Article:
And there are dedicated karapincha dishes, like karapincha mallung and karapincha congee. Karapincha congee is a mixture of a cup or two of finely shredded leaves, grated coconut, chopped garlic and ginger, a teaspoon of mustard powder, and pepper and salt to taste. Mix the ingredients together and season with lime juice. Pass the same mix with a couple of green chillies thrown in, through a blender to make a fine and healthy karapincha dip for your potato wedges.

Of course, Sri Lankan cooking is not just about taste. Combinations of ingredients and dishes are chosen to optimize nutritional balance and health, and often to address health issues. In that sense, karapincha is somewhat of a workhorse, adding much more than flavour. The native ayurvedic medicine system lists a variety of uses for almost all parts of the karapincha tree, from its leaves to bark, roots, fruits and flowers.

Its bark and roots are used as a tonic and a stomachic, and stimulant. The raw leaves, rich with amino acids and oils, purify the blood, bring down blood pressure, prevent diabetes and aid digestion. Studies have identified a compound that slows down the breakdown of starch, making it effective for weight control.

Of course Sri Lankan cooking is not just about taste. Combinations of ingredients and dishes are chosen to optimise nutritional balance and health, and often to address health issues

Congee made of ground karapincha leaves and stems is said to clean the digestive tract, rid the stomach of worm infections, cure hypertension, and regulate blood pressure. Although it is medicinal, the gruel is delicious and a welcome breakfast especially when taken with jaggery. Karapincha’s antioxidant properties are also well known. In rural areas, the leaves are ground and applied to poisonous insect bites, and karapincha congee is given to recovering snake-bite victims.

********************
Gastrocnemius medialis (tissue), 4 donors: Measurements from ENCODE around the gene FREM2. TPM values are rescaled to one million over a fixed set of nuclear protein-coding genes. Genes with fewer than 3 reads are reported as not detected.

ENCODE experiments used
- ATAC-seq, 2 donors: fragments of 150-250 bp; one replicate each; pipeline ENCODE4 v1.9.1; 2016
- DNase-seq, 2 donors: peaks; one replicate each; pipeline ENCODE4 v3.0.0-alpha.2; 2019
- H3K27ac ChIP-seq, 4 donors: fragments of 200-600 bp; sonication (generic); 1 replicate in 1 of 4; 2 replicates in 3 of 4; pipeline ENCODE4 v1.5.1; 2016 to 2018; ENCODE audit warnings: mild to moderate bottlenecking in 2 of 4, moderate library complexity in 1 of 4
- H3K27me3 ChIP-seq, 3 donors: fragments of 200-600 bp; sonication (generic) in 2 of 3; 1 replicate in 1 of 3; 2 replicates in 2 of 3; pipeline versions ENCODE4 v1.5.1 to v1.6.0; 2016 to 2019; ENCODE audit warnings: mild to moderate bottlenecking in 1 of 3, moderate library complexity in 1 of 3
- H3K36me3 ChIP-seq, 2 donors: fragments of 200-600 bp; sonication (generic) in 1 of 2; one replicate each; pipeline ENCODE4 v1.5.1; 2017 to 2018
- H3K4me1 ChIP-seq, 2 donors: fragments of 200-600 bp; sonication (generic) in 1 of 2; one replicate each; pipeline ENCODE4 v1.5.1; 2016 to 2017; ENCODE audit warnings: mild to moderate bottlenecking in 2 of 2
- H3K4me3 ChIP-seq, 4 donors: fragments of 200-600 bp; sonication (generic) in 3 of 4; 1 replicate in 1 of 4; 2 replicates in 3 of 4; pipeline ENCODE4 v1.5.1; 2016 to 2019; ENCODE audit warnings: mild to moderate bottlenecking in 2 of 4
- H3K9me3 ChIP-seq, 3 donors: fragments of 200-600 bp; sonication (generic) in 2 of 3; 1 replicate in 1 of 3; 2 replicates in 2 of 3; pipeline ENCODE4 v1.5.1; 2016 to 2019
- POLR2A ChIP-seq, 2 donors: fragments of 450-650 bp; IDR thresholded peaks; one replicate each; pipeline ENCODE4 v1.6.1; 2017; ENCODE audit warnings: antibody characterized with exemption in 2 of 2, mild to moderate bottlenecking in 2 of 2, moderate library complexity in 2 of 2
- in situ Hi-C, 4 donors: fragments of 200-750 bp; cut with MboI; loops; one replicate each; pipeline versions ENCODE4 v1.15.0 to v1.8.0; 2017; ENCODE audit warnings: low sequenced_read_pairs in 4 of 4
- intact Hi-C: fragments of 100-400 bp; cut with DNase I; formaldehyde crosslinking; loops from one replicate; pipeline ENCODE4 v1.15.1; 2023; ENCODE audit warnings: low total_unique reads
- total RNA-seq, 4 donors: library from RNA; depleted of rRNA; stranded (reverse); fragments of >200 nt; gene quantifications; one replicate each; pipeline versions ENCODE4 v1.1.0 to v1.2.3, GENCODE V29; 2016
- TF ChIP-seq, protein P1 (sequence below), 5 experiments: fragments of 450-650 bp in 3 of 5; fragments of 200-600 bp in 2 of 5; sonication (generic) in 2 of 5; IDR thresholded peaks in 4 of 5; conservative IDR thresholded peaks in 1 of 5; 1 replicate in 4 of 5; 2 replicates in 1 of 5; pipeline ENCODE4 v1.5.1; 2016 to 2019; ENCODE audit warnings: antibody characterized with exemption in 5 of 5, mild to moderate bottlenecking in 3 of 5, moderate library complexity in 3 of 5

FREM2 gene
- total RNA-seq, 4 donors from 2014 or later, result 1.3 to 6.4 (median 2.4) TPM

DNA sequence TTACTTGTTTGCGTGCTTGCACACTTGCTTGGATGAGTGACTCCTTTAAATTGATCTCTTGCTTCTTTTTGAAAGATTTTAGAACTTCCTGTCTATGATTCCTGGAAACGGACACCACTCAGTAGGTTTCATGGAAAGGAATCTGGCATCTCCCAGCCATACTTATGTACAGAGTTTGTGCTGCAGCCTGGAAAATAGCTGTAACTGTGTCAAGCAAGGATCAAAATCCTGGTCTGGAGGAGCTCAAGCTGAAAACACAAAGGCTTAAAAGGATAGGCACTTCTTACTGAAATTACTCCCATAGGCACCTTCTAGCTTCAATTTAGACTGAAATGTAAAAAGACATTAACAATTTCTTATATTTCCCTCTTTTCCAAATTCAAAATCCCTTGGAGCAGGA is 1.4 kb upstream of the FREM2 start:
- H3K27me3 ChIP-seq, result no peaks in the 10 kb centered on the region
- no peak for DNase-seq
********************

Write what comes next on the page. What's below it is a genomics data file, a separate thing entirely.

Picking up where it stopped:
Karapincha is known by many other names. In India, it has more than a dozen monikers that vary by region, including kitha neem and meetha neem. In Thailand it is called bai karee and hom kaek, in Laos dok kibe, and in Myanmar, pyi naw thein and pyin daw thein. In East Africa, the Swahili call it bizari, an apt name considering the somewhat bizarre use it is put to in that country: karapincha it is said serves as incense, burnt to keep children safe from evil spirits. Few Sri Lankans have heard of this trick up the karapincha sleeve, and if they did, it would be one more use to a wide repertoire that makes karapincha so precious and indispensible.

KARAPINCHA CONGEE

(A delicious and healthy breakfast dish)

 

2 cups of healthy fresh karapincha leaves

1 cup cooked red rice

1 cup freshly squeezed coconut milk (coconut cream can be used as a substitute)

Garlic

Salt to taste

 

Lightly run the cooked rice with about half a cup of water through the electric blender so that the grains are crushed but not ground to a pulp. Put it in a pot with either the fresh coconut milk, or coconut cream diluted in water. Add in a crushed clove or two of garlic. Bring it to boil on a medium fire.

Blend the fresh clean leaves with a little water. Strain the juice and add it to the boiling rice, stirring continuously. Remove from fire when the congee starts to boil and the mixture is creamy but not too thick.  Cool and serve with
pieces of jaggery.